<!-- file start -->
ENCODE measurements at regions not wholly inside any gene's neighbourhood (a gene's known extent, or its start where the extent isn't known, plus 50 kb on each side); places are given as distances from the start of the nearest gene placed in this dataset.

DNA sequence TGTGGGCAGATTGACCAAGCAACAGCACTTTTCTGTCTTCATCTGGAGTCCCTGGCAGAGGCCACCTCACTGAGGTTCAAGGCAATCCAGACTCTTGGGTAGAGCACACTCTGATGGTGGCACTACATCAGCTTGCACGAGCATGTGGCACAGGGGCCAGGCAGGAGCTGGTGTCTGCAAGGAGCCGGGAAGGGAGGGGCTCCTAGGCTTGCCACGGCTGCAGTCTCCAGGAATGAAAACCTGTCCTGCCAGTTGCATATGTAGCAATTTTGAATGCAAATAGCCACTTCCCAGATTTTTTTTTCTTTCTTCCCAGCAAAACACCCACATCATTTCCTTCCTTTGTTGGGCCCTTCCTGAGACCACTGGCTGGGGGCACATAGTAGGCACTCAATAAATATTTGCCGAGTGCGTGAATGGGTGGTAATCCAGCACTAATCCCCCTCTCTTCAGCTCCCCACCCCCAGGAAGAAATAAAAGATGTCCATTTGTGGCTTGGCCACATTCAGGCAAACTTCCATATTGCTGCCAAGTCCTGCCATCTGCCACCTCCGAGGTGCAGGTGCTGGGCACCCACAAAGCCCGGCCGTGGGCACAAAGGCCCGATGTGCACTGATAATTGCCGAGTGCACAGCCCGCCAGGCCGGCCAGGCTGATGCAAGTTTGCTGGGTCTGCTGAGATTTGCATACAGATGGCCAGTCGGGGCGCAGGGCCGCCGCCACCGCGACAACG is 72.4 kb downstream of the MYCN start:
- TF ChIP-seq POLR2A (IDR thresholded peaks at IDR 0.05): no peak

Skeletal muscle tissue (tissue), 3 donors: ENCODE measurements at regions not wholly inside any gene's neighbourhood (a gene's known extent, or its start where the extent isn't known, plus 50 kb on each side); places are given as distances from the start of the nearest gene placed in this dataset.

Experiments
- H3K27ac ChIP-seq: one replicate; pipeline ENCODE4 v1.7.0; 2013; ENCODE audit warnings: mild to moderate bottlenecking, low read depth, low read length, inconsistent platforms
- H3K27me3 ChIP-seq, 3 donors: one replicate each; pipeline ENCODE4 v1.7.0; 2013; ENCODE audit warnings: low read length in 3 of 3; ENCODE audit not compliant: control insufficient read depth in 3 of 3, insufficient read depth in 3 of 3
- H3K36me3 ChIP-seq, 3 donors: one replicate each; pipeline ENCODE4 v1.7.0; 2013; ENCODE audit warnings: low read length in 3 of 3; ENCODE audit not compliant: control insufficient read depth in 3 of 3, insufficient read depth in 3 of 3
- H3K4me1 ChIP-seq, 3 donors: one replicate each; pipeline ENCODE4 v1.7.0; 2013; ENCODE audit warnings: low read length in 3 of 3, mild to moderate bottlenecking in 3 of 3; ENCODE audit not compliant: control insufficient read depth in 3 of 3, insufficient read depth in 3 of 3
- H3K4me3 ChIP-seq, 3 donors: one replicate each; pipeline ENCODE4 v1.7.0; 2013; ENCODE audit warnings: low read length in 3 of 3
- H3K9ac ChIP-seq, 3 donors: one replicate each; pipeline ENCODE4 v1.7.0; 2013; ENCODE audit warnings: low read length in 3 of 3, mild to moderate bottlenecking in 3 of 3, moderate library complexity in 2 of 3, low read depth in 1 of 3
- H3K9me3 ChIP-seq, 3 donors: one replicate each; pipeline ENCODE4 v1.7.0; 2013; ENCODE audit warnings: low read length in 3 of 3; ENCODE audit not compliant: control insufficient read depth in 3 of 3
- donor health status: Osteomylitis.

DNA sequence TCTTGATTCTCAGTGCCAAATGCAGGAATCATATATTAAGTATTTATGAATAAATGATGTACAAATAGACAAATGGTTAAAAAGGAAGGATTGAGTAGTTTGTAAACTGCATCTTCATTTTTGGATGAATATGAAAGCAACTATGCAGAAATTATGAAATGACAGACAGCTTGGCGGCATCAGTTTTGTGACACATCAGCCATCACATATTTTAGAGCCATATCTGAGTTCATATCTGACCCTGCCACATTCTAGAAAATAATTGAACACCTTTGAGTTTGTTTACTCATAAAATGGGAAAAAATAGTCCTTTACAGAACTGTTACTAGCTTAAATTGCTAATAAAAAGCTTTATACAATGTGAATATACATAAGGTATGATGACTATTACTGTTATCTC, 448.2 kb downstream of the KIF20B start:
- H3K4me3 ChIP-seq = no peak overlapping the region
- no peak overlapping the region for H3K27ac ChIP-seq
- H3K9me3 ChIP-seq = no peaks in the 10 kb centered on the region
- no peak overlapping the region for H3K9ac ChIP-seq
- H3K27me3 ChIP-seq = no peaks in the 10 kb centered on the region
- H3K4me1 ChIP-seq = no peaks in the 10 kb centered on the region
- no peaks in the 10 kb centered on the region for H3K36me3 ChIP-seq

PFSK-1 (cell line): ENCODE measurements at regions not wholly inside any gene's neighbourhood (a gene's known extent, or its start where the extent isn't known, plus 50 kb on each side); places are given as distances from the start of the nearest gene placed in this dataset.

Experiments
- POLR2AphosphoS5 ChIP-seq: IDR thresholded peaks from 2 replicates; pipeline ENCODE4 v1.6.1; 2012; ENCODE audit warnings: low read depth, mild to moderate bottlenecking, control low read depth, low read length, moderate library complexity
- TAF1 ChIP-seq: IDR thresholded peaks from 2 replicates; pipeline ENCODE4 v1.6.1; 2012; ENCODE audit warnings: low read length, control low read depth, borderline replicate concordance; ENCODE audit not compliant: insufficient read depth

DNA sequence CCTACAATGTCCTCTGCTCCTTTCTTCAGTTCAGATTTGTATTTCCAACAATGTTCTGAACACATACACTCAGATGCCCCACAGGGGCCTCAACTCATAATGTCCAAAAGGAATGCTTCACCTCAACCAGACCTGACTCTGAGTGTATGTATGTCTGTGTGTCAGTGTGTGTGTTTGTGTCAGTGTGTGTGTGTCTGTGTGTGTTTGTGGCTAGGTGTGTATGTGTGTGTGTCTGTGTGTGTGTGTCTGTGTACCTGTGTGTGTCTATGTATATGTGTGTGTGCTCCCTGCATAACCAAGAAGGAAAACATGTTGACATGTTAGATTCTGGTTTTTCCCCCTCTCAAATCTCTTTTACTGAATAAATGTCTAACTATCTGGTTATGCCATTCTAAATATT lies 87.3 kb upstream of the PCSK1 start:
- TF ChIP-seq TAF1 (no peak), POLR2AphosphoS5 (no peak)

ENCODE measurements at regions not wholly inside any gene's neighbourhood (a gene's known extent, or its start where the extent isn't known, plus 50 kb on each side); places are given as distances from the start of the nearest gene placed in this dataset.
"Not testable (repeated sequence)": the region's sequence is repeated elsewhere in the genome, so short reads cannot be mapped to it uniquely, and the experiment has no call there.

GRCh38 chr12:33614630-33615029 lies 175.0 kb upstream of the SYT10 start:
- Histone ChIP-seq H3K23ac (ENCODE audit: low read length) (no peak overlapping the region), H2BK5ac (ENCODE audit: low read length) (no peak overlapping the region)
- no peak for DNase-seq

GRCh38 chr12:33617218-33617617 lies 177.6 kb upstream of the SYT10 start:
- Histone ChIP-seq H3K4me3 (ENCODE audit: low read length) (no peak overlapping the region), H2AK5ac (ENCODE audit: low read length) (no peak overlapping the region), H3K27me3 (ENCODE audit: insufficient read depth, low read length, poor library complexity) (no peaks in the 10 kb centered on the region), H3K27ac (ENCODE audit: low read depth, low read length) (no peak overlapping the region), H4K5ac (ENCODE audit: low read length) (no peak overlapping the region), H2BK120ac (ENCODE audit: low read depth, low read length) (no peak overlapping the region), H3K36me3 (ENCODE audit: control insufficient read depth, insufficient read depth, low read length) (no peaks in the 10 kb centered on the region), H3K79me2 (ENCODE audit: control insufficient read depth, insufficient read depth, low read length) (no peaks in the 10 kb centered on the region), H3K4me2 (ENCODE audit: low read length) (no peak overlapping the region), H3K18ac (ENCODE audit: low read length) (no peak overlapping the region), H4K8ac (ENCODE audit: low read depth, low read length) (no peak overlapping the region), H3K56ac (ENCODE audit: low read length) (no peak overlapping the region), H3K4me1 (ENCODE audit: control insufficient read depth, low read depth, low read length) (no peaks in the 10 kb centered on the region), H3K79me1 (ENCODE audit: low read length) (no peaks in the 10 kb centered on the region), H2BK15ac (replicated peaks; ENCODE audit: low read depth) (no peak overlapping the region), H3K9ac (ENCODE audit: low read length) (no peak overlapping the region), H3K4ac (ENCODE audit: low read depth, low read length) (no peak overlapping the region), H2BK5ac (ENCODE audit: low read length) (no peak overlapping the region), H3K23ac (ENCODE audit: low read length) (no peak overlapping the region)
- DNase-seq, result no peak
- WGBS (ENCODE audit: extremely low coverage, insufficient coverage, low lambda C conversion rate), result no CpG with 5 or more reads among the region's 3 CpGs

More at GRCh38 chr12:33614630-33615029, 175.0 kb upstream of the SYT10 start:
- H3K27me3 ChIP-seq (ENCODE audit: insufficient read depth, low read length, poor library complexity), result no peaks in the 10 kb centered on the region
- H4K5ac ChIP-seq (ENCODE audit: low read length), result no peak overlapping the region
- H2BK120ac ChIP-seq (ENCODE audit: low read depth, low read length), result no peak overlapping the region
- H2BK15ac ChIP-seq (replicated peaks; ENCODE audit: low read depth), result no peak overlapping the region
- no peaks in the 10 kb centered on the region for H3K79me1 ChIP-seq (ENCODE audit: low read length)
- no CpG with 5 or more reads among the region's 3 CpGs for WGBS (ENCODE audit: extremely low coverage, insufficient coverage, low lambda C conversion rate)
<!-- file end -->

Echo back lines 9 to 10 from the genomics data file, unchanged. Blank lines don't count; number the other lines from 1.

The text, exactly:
- H3K4me1 ChIP-seq, 3 donors: one replicate each; pipeline ENCODE4 v1.7.0; 2013; ENCODE audit warnings: low read length in 3 of 3, mild to moderate bottlenecking in 3 of 3; ENCODE audit not compliant: control insufficient read depth in 3 of 3, insufficient read depth in 3 of 3
- H3K4me3 ChIP-seq, 3 donors: one replicate each; pipeline ENCODE4 v1.7.0; 2013; ENCODE audit warnings: low read length in 3 of 3